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Maria's Metro

With such a great story to tell, Atlanta should share its tale with the world

By Maria Saporta

Atlanta really does have a great story to tell.

And it is a story that needs to be told for the sake of Atlantans and outsiders alike for generations to come.

That point was brought home to me over the weekend when I finished reading Frederick Allen’s 1996 book: “Atlanta Rising: The Invention of an International City 1946-1996.”

The book has been part of my collection of books about Atlanta — some read, some not yet — that I’ve been holding on to for that elusive period when I’ll have time to leisurely consume the information on their pages.

Atlanta Rising, written by my journalistic colleague, recounts stories of Atlanta’s past from the early days of Atlanta Mayor William B. Hartsfield, to the tumultuous transition from segregation to integration to the evolution of the small Southern town into a cosmopolitan city that culminated with the hosting of the 1996 Summer Olympic Games.

But it’s the stories of leaders that stand out. No one is portrayed as a saint or as a villain — but more as an honest mixture of people trying to navigate a city in changing times.

Rather than a simplistic tale of an Atlanta that had it all figured out when the rest of the South was resisting integration, the book reveals the complexities of the day. It tracks how leaders evolved as the times evolved — changing from a “separate but equal” mindset to one that accepted an integrated society.

I guess the word that struck me the most while reading the book was “texture.” The fabric of Atlanta was intricate and varied, yet somehow the city was able to keep its most extreme forces — on both sides — in check.

An example was Lester Maddox. When I was growing up, there was no greater arch enemy of progress in race relations than Maddox. It was something my family witnessed first-hand. We lived only a few blocks away from the Pickrick, Maddox’s restaurant.

One night when we were driving home, a black car screeched out in front of us and we were soon surrounded by angry men carrying axe handles and baseball bats chasing after the car. A couple of African-Americans had had the guts to try to get a meal at the Pickrick.

Our worst fears came true when Maddox became governor in 1967 (after one of the more sordid tales of Georgia election politics). And yet, Maddox surprised many of us when he appointed blacks to local draft boards and to the State Patrol.

“He even supported legislation aimed at preventing cross-burnings by the Klan, a stance that brought him a public rebuke from Klan leader Calvin Craig,” Allen wrote.

But it was the stories of Atlanta Mayor Ivan Allen Jr.; Atlanta Constitution editor Ralph McGill; Atlanta Mayor Maynard Jackson; and Jimmy Carter, who ran for governor as a “redneck” and was closely aligned with Maddox but who took office “vowing to be a ‘New South’ governor dedicated to progress.”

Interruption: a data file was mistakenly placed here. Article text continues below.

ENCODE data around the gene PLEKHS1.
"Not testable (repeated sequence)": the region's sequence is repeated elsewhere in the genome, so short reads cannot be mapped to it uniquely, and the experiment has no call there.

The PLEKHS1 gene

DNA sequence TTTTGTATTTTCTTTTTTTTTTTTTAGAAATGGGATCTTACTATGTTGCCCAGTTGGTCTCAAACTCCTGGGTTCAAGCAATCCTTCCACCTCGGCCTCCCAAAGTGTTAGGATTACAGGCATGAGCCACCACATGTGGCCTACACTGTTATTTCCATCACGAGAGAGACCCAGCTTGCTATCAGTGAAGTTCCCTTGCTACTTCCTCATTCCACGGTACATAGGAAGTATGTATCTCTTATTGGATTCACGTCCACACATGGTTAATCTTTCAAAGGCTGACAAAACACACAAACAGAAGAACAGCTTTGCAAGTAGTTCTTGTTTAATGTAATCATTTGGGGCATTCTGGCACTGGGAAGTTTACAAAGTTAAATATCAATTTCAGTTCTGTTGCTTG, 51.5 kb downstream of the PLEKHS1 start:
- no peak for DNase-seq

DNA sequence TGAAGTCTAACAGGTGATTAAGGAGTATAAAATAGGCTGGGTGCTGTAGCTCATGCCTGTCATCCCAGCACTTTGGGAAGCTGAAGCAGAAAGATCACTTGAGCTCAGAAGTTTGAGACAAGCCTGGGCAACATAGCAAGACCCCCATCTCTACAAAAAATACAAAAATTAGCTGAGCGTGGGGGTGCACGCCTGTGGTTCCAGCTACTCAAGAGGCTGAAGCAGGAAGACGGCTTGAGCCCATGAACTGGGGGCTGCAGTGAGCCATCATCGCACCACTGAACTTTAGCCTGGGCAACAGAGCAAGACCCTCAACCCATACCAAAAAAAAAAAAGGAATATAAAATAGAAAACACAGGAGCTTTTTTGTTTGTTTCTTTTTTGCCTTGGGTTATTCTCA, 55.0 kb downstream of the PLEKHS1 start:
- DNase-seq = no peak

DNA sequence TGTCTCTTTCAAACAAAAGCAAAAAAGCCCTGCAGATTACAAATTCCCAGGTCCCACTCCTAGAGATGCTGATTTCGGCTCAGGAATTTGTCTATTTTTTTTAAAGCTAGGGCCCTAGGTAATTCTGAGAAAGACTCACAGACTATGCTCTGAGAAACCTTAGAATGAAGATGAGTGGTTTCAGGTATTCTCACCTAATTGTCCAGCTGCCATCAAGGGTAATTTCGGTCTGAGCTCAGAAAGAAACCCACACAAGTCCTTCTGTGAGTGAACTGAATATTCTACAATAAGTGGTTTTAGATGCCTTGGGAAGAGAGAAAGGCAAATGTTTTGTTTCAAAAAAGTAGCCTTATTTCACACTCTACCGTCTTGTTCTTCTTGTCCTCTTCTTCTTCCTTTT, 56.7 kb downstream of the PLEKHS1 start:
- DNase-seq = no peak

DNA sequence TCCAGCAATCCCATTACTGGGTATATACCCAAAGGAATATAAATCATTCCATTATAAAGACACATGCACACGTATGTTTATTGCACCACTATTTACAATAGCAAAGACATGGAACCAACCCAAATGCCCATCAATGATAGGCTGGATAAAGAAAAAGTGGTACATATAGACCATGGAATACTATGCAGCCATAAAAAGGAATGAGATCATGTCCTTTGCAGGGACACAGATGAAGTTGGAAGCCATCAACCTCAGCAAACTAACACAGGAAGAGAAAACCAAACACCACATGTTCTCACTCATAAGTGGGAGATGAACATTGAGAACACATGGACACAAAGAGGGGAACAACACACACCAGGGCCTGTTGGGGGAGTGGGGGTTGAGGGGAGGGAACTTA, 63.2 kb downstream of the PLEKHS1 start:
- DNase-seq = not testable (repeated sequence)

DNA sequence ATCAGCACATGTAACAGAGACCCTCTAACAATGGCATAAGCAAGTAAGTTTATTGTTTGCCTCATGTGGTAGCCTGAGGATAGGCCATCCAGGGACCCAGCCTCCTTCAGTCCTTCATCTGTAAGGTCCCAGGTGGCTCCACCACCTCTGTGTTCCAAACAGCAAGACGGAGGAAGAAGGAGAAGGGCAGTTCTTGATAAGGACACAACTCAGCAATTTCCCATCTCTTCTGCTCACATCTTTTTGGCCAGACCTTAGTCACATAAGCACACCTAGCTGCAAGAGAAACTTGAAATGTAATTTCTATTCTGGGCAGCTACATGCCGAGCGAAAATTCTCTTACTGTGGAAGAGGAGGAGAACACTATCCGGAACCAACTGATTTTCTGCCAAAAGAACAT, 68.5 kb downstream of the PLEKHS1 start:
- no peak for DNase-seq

Allen recalled that at his inauguration, Carter said: “ I say to you quite frankly that the time for racial discrimination is over.” According to Allen, that statement left “many of the people who voted for him flabbergasted.”

There are so many stories of how Atlanta avoided the fate of other Southern cities that fought integration and showed the underbelly of human nature. A common theme was that Atlanta business leaders saw the economic pitfalls of discord and the economic opportunity of creating a place of relative racial harmony.

It certainly helped that Atlanta had also attracted the best minds and hearts of the Civil Rights movement — including Martin Luther King Jr., Andrew Young, John Lewis, Julian Bond, Xernona Clayton and so many others.

Given that Atlanta has such a great story to tell, I must tell you that I was disappointed when given a preview of the exhibits that will be on display at the National Center for Civil and Human Rights — which is set to open near Centennial Olympic Park in 2014.

While the Center will have areas where Atlantans will be featured, there is no set exhibit that will tell the Atlanta story.

I have long advocated for a civil and human rights attraction in downtown Atlanta — not only to tell of the remarkable tales of both movements, but as a way to help remind Atlanta of our unique place in history.

It does seem to me that there’s a missed opportunity for Atlanta and for Georgia if the center does not highlight Atlanta’s story — in how it has helped frame our nation’s efforts for human and civil rights.

More importantly, such an exhibit should invite visitors from around the world to experience the very places where history was made — from the Atlanta University Center (and the historic, but now vacant Paschal’s restaurant on Martin Luther King Jr. Boulevard) to the King Center and the Carter Center.

As I said earlier, we have a great story to tell. What a shame it would be if we didn’t share that story with the world.

Maria Saporta

Maria Saporta, Editor, is a longtime Atlanta business, civic and urban affairs journalist with a deep knowledge of our city, our region and state.  Since 2008, she has written a weekly column and news stories for the Atlanta Business Chronicle. Prior to that, she spent 27 years with The Atlanta Journal-Constitution, becoming its business columnist in 1991. Maria received her Master’s degree in urban studies from Georgia State and her Bachelor’s degree in journalism from Boston University. Maria was born in Atlanta to European parents and has two young adult children.



  1. Doug January 7, 2013 12:02 pm

    Maria – Can you imagine city leaders in San Francisco at wits end to tell their city’s story. Or New Orleans? Or Miami? Or New York? Or Nashville? Or Savannah? Atlanta has a story to tell but is “We’re better than Birmingham” it? Atlanta has had many wonderful slogans (“A brave and beautiful city,” “the city too busy to hate,” and even “Hotlanta” – all of which have been rejected for one reason or another by the establishment that runs the city. Even the Olympics failed to identify Atlanta. But I have an idea: Let’s spend $10 or 12 million and hire a PR firm to conduct a campaign.Report

  2. Mark January 7, 2013 3:04 pm